Risk Advisory: Russian invasion of Ukraine

Friday, 25 February, 2022

Cydea’s risk advisories are intended for senior management to aid their understanding of current events and the cyber risk posed to their organisations.

Firstly, at this time, we believe that UK organisations are more likely to be affected by the sanctions introduced against Russian nationals and companies than state aggression in cyberspace.

While there are steps we recommend for security and technology teams below, immediate consequences are more likely to be associated with disruption to business operations and impact on revenue where organisations deal with customers in the Russian Federation.

Focus on the basics

Ciaran Martin, the former head of the UK National Cyber Security Centre, has tweeted saying “​​were a really sophisticated, targeted attack causing huge disruption to Western critical infrastructure to take place, it would be glaringly obvious it was Russia, with all the escalatory consequences.” We agree with this sentiment, and that it is ultimately impossible to prescribe how events in Ukraine will unfold.

We believe that ‘collateral damage’ from an unsophisticated attack is a more likely outcome for businesses to prepare for.

There is historic precedence for this, too, with a Russia-linked outbreak of the ‘NotPetya’ malware in Ukraine leading to significant disruption to many companies and sectors worldwide, from shipping giant Maersk, to law firm DLA Piper, and advertising giant WPP to tech provider Nuance.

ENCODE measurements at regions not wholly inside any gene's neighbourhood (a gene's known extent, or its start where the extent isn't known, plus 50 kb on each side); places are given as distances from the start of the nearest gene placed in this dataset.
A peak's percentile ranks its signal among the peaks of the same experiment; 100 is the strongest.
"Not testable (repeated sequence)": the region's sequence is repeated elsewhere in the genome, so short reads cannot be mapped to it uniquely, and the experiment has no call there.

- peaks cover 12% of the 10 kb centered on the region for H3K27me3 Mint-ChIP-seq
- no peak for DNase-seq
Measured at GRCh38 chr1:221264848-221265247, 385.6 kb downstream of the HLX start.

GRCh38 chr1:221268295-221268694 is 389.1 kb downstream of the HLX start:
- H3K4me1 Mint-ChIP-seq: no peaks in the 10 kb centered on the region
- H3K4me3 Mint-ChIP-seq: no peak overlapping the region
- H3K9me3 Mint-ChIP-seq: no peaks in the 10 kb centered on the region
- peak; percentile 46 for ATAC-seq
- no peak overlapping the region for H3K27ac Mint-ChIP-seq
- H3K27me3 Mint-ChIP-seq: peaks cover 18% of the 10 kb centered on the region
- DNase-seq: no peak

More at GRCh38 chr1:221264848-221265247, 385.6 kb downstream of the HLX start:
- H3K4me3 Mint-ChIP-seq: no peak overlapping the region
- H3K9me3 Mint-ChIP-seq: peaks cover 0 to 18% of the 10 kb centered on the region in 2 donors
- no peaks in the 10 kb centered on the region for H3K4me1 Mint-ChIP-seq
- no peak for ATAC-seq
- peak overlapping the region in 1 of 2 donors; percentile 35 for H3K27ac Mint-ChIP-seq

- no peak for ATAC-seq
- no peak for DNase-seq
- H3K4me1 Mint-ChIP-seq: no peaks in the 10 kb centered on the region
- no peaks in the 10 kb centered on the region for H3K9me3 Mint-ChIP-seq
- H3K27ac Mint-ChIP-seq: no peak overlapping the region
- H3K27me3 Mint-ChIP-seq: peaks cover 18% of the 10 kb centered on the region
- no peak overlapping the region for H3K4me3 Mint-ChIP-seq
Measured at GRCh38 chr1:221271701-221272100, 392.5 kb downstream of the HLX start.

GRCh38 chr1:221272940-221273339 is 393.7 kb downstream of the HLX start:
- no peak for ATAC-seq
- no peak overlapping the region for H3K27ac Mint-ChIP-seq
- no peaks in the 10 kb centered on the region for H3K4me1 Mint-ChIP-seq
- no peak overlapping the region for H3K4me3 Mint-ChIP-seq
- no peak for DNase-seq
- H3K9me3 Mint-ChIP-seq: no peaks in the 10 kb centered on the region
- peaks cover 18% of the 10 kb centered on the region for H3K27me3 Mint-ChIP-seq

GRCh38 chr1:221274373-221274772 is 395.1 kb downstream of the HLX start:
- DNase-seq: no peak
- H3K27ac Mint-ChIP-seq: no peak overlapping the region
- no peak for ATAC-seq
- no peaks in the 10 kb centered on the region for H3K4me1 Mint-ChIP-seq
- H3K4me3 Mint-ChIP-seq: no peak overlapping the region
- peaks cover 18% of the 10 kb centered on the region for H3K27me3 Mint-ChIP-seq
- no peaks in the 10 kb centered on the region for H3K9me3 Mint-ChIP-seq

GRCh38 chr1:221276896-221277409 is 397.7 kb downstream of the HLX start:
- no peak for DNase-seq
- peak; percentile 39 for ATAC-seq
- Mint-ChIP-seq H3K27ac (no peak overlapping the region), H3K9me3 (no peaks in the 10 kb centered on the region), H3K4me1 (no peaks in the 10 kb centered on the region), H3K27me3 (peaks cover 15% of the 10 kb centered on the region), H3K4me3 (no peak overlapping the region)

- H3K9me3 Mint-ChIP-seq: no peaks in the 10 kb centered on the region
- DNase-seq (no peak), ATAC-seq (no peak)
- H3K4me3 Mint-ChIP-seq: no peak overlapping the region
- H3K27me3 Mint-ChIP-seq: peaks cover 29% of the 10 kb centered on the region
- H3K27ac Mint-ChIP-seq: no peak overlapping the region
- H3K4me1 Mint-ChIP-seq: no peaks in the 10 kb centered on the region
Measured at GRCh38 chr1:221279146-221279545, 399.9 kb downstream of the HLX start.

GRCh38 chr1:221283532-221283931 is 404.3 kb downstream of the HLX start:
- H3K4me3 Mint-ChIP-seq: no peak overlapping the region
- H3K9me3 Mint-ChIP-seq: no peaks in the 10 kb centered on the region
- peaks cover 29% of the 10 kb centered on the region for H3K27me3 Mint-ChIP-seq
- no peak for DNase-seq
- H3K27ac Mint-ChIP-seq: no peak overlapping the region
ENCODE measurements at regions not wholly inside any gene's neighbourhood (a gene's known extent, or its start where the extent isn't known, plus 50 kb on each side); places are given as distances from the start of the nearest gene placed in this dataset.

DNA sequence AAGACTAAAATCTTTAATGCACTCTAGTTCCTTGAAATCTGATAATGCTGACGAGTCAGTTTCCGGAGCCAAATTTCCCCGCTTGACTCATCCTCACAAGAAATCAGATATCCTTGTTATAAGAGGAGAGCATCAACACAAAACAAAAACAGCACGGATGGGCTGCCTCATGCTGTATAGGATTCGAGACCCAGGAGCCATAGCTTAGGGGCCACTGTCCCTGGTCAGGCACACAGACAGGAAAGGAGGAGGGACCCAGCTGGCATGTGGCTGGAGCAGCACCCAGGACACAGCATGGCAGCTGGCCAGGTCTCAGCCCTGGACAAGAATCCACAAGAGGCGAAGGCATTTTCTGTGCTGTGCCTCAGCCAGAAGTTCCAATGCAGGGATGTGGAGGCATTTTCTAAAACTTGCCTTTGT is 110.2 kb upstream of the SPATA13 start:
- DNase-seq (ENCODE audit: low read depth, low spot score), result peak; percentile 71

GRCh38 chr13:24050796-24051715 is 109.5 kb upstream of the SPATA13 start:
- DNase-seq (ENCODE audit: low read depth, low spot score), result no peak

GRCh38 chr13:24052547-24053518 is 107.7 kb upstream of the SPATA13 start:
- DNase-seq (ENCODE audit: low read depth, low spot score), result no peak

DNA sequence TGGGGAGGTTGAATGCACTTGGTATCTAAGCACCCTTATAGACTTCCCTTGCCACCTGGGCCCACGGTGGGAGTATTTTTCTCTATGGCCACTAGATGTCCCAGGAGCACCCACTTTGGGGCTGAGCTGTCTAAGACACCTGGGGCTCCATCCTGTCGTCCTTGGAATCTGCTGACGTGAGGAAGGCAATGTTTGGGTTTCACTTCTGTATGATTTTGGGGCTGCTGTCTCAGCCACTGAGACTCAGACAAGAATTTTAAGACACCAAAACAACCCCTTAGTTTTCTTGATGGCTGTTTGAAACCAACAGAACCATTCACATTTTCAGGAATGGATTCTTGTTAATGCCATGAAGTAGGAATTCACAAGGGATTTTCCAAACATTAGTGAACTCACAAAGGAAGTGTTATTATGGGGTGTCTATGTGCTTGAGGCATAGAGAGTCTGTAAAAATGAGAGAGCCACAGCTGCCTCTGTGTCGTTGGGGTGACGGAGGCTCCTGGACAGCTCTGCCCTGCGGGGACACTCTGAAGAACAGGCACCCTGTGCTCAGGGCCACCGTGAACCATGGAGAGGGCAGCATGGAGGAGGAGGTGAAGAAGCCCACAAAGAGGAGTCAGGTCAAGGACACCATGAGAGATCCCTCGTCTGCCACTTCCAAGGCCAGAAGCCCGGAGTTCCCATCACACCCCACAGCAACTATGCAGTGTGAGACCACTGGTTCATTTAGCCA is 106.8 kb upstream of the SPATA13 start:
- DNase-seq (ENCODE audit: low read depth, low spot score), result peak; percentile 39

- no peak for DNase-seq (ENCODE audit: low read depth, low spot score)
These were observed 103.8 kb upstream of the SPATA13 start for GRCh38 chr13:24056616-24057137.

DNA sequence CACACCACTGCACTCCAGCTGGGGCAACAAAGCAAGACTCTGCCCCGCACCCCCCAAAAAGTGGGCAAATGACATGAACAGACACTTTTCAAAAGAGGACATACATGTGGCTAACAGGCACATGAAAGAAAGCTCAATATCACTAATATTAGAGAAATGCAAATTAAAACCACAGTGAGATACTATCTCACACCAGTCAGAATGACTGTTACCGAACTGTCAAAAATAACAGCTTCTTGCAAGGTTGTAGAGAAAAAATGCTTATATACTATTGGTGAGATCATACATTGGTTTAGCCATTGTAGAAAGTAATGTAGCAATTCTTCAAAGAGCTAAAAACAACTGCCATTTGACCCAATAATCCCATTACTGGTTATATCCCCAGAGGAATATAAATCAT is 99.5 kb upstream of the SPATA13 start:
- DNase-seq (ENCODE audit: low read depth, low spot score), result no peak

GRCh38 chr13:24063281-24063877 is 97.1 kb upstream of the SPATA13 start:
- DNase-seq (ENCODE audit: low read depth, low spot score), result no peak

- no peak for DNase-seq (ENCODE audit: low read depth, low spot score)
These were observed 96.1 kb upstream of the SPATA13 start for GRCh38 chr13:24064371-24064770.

What is the risk?

Such an ‘unsophisticated attack’ will probably manifest as ransomware or ‘wiper’ malware designed to disrupt computer systems.


  • Appearance of External Criminal actor

Risk events:

  • Malware/ransomware
  • System intrusion/software exploit


  • Operations/business disruption
  • Financial/unplanned costs

Frequency and severity factors

Poor backup and disaster recovery procedures will increase the severity of this type of cyber security incident. Having a clear and tested incident response plan can help quickly identify anomalies and contain the consequences of cyber incidents.

Running older versions of software that contain known vulnerabilities increases the frequency of software exploits. Ensuring that externally facing systems have ‘multi-factor authentication’ enabled helps to prevent compromise from password guessing attacks. Both of these lead to unauthorised intrusion into IT systems.

How can we improve our posture?

In the event of it affecting many organisations, it will probably be indiscriminate, rather than targeted, in nature. Ensuring good basic cyber hygiene is the most effective form of defence against this sort of indiscriminate risk scenario, and many other common threats from cybercriminals, too.

The three questions below will help management teams understand if they are more, or less, exposed. Action should be taken by technology colleagues to address ‘negative’ answers:

  1. Are there any IT systems that we haven’t updated to the latest software versions?
  2. When did we last test that we can recover critical systems from our backups?
  3. Have we implemented multi-factor authentication on external systems (like Office 365, remote desktop and VPN)?

Further guidance is available from the NCSC, who are also calling on UK organisations to ‘bolster their online defences’ by following these steps to take when the cyber threat level is heightened.

Cydea uses the Open Information Security Risk Universe (OISRU) as a framework and taxonomy for describing information security risks independently of models or methods of analysing risks. Find out more about our contribution to the project on our cydea.tools site.